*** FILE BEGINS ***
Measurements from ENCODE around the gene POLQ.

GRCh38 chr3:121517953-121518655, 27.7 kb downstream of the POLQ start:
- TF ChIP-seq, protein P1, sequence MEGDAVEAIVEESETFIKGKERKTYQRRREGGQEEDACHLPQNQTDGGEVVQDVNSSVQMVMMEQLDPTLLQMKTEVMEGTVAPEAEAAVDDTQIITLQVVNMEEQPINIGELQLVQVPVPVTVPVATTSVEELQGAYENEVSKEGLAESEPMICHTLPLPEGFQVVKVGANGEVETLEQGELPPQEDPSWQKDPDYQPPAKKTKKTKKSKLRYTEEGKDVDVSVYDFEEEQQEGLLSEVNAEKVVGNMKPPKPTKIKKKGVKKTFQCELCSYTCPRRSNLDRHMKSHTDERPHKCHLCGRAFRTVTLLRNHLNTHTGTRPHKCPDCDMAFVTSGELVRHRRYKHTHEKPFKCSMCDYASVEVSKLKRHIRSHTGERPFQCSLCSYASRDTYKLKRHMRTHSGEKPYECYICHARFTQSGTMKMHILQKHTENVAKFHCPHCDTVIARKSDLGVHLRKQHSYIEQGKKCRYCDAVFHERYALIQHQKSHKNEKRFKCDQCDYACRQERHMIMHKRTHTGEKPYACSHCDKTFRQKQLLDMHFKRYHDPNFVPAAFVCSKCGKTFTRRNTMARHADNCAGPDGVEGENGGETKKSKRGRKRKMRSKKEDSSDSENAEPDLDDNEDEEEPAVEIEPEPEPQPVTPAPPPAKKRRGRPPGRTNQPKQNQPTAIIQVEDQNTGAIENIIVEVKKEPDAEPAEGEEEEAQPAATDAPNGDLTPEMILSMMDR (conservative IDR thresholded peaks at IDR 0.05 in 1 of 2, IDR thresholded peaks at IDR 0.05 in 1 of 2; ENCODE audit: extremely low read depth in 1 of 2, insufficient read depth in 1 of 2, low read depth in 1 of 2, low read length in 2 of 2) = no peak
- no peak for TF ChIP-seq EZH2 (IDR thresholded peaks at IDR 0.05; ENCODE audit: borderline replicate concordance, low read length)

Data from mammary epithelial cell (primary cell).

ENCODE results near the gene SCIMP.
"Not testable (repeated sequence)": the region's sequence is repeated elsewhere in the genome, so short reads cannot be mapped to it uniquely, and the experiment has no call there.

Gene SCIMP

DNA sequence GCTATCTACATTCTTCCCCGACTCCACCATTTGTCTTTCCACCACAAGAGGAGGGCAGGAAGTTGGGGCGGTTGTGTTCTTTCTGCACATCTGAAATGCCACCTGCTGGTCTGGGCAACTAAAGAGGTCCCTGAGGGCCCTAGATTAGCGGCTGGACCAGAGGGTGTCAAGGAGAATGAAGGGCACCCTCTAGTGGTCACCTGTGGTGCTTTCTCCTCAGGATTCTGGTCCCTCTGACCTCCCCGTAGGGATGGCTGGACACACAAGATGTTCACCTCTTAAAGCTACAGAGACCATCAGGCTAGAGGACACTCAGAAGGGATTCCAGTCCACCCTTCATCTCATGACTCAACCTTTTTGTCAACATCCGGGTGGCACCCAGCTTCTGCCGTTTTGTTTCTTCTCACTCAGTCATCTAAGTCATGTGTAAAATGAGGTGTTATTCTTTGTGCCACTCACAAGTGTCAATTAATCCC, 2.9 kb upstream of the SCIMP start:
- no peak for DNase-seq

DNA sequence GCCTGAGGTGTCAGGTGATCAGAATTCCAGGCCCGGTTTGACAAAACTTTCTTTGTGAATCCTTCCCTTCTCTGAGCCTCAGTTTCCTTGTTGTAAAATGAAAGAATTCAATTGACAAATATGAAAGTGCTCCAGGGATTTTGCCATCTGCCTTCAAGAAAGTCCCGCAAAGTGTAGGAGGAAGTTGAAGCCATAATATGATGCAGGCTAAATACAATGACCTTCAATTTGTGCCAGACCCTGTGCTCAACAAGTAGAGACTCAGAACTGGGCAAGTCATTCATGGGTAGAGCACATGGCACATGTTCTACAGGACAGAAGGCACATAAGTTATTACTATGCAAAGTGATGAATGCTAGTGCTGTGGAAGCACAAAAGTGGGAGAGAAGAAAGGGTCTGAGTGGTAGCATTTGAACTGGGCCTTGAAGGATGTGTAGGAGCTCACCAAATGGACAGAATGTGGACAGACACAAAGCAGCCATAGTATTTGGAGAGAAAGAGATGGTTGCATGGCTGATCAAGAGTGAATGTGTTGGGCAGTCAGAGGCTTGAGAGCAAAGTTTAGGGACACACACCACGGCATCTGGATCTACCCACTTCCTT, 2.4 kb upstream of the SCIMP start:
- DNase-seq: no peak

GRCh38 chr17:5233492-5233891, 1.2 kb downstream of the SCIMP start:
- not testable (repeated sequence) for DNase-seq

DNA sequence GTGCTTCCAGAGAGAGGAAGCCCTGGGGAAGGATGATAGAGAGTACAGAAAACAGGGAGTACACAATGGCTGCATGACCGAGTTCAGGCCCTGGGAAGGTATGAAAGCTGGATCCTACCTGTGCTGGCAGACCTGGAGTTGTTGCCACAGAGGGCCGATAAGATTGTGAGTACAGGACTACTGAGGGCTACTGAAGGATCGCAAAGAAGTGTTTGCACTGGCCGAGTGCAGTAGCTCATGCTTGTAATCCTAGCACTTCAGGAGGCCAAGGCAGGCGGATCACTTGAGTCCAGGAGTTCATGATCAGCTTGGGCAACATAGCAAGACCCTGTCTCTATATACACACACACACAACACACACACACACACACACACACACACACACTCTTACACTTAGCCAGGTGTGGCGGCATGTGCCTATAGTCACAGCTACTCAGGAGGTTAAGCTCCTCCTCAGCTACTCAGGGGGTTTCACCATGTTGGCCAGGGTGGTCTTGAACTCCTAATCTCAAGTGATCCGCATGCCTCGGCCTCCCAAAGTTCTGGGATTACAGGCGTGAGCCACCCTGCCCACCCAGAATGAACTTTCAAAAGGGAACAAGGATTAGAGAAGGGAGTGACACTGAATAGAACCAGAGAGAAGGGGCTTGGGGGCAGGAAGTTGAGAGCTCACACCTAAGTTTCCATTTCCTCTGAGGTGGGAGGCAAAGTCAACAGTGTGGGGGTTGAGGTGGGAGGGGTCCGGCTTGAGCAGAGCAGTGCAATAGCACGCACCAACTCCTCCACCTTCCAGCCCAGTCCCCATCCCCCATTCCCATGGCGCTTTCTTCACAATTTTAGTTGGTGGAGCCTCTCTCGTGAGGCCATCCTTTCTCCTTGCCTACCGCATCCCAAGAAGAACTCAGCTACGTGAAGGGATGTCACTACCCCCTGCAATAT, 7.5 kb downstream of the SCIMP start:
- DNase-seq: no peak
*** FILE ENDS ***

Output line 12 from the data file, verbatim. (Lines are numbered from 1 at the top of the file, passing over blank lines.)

- DNase-seq: no peak